Marie Antoinette’s antique furniture hits the auction block next week – Robb Report | Catch My Job


Marie Antoinette had a penchant for the finer things. So much so, in fact, that his frivolous spending contributed to the outbreak of the French Revolution and ultimately led to his execution. No one can dispute that the Gallic queen had impeccable taste. For proof of this, look no further than some of Antoinette’s beautiful furniture that will hit the auction block next week.

The two prized antiques, which will be part of Christie’s Paris Extraordinary Sale on November 22, come from different eras of design and illustrate Her Majesty’s penchant for the lavish.

The first piece is a commode made by Pierre Macret in 1770 for the then 15-year-old future queen Antoinette. The decorative dresser is the epitome of it le goût chinois, which was the height of good taste at that moment in history, according to Christie’s. The chest of drawers is equipped tôle-dorée doors that curve like waves and feature detailed chinoiserie landscapes.

The Jacobs fauteuil

The Jacobs fauteuil.


The second piece was made for the Queen almost 20 years later and is a good example of her constantly evolving design eye. The pastel blue armchair is part of a set designed by Parisian maker Georges Jacob in a pseudo-classical Etruscan style. Apparently this was the fashion in the late 1780s. Unfortunately, the royal son was only able to enjoy his new Etruscan fauteuil in his Versailles apartment for a few years before it was sent to the guillotine in 1793.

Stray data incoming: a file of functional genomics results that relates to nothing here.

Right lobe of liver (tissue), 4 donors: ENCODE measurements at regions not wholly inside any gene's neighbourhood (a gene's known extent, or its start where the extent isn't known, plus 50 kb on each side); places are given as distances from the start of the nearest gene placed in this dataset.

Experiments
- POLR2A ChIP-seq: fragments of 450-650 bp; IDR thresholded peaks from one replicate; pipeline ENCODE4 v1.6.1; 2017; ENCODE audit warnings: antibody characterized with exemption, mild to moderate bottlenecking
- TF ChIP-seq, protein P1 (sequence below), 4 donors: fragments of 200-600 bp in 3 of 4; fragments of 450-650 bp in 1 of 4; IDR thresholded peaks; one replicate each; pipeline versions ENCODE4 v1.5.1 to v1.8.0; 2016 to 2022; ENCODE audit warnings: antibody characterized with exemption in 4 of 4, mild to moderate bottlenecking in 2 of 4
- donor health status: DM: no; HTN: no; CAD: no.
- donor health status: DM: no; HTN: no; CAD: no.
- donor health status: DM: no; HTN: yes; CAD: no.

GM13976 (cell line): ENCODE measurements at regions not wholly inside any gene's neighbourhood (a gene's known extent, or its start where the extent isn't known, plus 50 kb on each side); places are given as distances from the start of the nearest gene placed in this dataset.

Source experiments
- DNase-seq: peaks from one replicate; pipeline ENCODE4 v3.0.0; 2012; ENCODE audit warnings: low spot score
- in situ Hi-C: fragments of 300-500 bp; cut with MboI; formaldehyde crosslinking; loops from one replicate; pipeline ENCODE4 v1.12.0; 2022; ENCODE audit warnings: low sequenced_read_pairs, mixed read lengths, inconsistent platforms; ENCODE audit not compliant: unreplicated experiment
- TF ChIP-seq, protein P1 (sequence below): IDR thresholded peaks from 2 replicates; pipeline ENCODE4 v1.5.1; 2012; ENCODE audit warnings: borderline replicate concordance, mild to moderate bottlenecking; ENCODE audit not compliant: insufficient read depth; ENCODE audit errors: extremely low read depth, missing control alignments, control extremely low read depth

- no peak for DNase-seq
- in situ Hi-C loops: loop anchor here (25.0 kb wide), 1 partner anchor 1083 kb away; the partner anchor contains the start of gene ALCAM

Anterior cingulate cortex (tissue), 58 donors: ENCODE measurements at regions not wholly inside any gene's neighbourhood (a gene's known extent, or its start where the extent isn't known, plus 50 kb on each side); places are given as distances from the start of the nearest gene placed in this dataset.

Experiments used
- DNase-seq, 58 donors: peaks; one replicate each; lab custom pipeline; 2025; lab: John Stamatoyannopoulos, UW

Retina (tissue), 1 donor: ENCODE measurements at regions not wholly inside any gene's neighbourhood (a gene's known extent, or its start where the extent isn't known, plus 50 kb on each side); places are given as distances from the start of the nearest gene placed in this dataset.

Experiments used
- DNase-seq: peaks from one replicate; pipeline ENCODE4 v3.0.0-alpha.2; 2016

After Antoinette’s death, the revolutionary government sold all 17,000 pieces of her extravagant furniture. As a result, relics are now extremely difficult to obtain. They are also expensive. The 250-year-old Macret dresser is expected to fetch between $832,000 and $1.25 million, while the Jacobs fauteuil has a pre-auction estimate of $104,000 to $208,000. However, don’t be surprised if the duo aims for more. Last year, a pair of the Queen’s diamond bracelets smashed pre-auction estimates and sold for more than $8 million. Sacrebleu.


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